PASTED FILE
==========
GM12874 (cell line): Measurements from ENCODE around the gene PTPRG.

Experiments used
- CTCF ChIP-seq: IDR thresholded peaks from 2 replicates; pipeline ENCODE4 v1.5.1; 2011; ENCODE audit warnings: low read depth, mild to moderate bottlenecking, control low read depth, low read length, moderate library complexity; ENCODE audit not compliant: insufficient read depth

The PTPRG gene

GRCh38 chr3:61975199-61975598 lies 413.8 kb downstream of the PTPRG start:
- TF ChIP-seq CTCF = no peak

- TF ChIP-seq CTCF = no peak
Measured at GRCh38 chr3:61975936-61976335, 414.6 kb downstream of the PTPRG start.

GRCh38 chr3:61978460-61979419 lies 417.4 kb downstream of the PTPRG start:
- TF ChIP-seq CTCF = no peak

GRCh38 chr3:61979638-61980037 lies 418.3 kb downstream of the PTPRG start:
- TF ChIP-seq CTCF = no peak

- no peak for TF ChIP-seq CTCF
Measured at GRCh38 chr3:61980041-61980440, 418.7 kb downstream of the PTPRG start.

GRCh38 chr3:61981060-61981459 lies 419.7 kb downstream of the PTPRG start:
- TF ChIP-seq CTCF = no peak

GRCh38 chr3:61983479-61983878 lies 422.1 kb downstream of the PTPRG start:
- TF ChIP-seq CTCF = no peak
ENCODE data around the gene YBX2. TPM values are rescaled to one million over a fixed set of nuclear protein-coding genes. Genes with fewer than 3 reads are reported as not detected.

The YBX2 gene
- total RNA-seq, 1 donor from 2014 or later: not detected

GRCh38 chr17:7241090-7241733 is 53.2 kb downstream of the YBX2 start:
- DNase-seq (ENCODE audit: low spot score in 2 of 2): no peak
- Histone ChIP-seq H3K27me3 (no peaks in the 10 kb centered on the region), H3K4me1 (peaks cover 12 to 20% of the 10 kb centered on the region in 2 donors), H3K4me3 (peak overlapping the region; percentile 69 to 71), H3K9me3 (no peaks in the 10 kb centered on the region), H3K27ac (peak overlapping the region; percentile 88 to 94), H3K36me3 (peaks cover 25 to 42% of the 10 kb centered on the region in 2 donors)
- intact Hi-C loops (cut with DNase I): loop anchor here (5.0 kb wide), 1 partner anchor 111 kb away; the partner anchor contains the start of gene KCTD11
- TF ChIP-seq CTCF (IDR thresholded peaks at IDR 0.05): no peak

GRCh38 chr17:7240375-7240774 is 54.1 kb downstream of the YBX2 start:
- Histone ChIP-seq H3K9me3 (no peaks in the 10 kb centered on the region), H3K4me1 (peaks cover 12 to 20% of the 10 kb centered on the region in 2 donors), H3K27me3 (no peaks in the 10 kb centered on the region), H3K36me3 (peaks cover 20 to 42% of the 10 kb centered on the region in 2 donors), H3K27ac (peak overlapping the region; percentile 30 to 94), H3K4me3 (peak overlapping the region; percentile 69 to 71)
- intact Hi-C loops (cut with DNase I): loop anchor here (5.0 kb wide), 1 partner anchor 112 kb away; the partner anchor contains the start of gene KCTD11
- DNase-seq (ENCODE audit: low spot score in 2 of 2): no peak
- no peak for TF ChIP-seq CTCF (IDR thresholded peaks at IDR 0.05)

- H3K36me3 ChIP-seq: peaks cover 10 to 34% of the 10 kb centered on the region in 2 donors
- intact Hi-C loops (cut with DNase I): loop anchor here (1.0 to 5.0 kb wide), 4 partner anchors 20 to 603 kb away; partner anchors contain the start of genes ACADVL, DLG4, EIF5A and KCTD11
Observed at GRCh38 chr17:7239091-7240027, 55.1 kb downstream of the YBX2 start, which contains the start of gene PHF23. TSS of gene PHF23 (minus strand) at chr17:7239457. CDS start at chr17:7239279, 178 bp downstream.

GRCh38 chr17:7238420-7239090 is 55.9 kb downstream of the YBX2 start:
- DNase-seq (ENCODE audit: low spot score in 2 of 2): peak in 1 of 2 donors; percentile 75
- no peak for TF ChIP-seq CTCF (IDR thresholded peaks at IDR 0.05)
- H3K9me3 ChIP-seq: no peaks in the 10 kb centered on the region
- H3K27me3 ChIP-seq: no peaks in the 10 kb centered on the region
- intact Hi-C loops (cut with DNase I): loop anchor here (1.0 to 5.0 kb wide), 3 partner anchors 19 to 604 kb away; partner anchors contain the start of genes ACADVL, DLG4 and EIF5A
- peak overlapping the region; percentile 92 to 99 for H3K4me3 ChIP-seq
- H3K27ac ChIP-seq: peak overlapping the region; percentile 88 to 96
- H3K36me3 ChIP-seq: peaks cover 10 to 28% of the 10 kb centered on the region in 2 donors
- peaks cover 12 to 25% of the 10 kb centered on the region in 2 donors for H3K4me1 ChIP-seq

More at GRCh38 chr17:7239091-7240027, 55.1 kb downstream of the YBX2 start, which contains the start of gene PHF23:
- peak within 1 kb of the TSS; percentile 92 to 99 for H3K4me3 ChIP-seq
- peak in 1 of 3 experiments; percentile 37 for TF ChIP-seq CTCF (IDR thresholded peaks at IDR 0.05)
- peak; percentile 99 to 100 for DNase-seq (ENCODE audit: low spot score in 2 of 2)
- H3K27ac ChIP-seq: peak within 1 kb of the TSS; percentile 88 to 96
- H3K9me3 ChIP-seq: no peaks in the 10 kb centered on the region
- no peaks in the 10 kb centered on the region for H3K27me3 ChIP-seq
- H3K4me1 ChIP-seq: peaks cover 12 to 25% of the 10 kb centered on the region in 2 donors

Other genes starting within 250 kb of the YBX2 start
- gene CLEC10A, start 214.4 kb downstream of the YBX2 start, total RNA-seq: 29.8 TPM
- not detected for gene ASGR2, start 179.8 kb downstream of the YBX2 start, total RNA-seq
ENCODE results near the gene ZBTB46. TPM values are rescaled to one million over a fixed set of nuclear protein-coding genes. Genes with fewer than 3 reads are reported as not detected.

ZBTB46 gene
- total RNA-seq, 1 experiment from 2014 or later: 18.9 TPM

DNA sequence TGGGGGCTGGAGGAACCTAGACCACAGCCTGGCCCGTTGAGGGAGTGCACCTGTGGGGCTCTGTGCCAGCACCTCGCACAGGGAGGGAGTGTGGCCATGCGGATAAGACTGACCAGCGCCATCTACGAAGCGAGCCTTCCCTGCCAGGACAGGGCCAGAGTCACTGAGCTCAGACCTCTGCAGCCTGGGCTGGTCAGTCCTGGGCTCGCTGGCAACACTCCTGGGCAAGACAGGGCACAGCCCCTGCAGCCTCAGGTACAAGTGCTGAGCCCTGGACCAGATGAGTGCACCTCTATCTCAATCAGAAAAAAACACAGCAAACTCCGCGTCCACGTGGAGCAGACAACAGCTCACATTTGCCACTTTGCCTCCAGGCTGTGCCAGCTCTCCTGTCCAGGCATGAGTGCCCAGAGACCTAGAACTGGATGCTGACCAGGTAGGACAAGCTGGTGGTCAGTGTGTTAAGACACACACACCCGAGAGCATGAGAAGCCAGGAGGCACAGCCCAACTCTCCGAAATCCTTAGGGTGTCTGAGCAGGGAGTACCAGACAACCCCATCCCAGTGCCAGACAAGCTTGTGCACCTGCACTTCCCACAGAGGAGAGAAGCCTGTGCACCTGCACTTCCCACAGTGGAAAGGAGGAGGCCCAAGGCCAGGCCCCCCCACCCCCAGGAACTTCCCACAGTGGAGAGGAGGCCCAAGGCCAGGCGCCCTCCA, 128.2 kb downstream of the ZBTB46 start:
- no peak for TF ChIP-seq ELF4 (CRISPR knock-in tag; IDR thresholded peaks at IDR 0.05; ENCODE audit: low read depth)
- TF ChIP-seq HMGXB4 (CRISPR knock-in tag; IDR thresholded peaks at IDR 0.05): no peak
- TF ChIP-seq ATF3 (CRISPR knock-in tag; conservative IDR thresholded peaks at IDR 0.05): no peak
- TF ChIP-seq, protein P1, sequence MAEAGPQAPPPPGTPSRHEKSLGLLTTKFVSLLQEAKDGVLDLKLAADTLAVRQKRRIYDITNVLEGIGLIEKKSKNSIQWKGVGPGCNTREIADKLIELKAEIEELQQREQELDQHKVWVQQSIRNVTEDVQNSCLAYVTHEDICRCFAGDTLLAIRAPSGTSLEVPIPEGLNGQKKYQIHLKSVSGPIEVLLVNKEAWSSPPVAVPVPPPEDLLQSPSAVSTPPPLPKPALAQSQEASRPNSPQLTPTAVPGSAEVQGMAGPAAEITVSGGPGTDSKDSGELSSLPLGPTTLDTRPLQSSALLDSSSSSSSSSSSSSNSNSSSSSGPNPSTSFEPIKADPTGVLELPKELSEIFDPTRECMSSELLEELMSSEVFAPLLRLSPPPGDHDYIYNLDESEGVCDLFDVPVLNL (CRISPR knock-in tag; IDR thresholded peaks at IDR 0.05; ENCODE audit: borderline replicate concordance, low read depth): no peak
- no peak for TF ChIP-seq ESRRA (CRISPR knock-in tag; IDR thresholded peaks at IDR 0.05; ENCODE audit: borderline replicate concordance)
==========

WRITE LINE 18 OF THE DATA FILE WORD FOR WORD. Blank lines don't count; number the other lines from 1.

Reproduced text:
- TF ChIP-seq CTCF = no peak